Still enjoying the short journey home over the hills from Felindre, the local Welsh landscape is beautiful and it’s got nothing to do with the current good weather, honest!
My work over the years has taken me all over South Wales and although this has meant a lot of driving, it has also given me the opportunity to see different aspects of the landscape in all sorts of conditions. Whether it is local or more distant, you have to be there to really appreciate it. Photography can do only so much. Artists can capture moods of a scene with which you can best identify if you have been there or somewhere like it.
I do not describe the photography I do as landscape photography. Although much of it involves the landscape, the photography I do for StillWalks, I describe as environmental – natural and man-made. If you google landscape photography, you will be presented with any amount of spectacular photographs produced by a range of more or less well known photographers who have done all the “right” things in terms of framing the shot and finding the right angle, waiting for the light, etc.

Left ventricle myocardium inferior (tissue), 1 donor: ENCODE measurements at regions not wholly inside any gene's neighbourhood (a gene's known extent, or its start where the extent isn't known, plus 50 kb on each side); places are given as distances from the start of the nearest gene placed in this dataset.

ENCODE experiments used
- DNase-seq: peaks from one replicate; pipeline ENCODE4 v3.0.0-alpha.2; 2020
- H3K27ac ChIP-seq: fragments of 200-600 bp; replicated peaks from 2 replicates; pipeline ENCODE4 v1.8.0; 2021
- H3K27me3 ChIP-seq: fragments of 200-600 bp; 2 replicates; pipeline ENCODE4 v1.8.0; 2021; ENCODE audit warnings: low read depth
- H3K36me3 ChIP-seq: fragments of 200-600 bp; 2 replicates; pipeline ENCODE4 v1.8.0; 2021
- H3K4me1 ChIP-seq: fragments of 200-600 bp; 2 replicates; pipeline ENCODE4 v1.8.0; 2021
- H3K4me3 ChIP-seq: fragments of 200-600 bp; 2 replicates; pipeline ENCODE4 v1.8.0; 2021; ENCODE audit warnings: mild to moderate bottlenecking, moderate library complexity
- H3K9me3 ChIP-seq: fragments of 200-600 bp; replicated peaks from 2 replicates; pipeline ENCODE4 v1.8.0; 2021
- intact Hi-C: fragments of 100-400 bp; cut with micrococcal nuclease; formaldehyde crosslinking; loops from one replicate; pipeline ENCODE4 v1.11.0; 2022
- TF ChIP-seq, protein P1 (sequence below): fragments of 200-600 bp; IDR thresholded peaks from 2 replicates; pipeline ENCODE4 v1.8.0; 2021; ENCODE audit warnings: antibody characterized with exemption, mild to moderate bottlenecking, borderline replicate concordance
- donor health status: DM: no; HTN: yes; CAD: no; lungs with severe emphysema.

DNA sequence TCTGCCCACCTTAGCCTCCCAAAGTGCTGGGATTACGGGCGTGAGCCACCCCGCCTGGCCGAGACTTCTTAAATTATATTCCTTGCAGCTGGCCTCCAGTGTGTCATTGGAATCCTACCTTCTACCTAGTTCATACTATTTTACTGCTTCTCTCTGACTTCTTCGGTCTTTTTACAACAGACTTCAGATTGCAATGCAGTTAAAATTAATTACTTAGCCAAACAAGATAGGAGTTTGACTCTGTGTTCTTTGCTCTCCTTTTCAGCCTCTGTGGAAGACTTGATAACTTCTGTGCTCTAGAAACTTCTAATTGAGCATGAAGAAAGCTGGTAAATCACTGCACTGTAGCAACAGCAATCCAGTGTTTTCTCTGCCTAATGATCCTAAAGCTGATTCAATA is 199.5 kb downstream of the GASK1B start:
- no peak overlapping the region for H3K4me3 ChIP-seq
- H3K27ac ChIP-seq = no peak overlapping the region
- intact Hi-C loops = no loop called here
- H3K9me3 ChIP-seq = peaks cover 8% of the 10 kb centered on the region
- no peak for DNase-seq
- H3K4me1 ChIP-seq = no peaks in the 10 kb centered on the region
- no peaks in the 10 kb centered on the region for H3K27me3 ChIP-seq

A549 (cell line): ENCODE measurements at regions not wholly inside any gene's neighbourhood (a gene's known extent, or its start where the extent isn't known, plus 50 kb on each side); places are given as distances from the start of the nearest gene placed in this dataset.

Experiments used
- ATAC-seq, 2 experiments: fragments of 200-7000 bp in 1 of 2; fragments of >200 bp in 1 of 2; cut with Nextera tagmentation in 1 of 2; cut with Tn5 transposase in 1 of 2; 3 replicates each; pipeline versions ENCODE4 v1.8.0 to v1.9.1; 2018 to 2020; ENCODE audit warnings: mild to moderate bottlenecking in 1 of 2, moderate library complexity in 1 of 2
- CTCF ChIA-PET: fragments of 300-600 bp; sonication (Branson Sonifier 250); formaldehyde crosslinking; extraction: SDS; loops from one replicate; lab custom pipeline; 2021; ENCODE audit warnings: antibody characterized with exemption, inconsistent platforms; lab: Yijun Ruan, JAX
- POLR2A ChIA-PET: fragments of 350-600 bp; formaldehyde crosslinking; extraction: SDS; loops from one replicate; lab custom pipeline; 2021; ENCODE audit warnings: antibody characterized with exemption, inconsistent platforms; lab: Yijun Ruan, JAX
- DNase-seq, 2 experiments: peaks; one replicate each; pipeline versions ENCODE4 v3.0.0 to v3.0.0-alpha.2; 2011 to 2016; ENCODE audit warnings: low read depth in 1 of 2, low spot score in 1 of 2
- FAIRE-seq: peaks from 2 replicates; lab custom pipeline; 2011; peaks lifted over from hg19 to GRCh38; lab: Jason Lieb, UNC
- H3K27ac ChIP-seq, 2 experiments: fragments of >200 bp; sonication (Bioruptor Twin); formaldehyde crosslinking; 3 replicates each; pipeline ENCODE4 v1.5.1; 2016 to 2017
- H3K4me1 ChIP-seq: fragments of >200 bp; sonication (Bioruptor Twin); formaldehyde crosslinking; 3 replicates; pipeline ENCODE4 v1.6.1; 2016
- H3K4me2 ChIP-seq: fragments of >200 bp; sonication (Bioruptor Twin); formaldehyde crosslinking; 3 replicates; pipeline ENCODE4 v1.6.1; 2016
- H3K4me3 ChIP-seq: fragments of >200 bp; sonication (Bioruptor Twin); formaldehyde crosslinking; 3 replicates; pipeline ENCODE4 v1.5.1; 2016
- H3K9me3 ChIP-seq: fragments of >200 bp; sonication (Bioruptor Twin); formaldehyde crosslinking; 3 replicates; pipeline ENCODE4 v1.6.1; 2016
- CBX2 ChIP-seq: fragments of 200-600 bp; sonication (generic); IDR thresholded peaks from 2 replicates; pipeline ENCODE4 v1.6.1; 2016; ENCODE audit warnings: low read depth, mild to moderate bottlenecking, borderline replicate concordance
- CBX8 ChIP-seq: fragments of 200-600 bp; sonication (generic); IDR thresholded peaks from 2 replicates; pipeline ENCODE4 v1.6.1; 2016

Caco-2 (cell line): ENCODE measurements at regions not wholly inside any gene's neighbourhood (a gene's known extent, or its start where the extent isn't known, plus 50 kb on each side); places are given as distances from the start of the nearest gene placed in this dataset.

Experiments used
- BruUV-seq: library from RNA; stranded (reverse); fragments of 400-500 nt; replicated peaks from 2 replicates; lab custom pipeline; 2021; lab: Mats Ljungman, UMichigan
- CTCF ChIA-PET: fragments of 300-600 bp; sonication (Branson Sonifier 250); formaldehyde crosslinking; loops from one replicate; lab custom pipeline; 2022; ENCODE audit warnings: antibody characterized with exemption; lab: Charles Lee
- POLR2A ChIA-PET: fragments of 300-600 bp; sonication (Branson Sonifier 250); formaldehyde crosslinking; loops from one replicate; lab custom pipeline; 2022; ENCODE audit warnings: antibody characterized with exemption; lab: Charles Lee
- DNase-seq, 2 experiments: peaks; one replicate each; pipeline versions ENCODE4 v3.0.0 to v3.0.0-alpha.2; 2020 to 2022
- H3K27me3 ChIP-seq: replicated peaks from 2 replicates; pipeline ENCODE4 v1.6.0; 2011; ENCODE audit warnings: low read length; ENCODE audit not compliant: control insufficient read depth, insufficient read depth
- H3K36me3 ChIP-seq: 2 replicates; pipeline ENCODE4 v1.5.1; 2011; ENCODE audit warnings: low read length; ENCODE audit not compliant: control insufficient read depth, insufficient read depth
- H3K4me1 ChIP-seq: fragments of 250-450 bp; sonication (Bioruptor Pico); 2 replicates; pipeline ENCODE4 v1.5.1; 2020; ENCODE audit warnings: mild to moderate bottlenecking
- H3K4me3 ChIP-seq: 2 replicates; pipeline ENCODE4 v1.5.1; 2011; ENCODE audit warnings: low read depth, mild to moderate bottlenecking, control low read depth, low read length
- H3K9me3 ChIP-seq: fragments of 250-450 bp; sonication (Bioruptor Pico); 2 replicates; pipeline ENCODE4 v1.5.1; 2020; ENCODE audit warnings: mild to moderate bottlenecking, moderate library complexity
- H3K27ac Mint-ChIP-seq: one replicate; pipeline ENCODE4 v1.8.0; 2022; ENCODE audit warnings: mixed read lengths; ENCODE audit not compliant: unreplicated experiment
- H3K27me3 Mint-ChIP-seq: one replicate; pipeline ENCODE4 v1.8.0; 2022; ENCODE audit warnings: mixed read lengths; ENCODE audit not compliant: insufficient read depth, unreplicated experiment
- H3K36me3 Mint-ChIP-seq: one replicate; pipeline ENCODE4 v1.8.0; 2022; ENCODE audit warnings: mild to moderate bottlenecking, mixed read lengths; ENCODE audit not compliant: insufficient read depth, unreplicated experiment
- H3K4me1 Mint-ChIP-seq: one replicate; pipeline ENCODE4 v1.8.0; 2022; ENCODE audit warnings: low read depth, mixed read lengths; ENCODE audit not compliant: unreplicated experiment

Some of the scenes from around the world (both near and far) are truly amazing . . . yes, there is a but coming . . . but, some of the shots I see seem to me to be almost unreal or super-real, a bit like photo-realism in painting – it’s almost beyond belief. It seems as though there is no texture in the scenes and texture is something I am interested in, no doubt due to my other life as a tapestry weaver. It may be that in these textureless images, there has been some over-use of pixel smoothing techniques but I know of one photographer who does not make this mistake, if it can be called that.
Victor Rakmil is a photographer whose work I greatly admire and he writes an excellent blog much of which I would entirely agree with and learn from regarding technique. Take a look to see the texture that remains in his landscape scenes as well as the other photographic genres he covers.
I took the shots below on my way home over some of the lower lying Welsh hills. It was a hot a hazy day and for me, give a true (photographic) representation of the landscape as it was at that time in those conditions. Tomorrow I’ll have some more!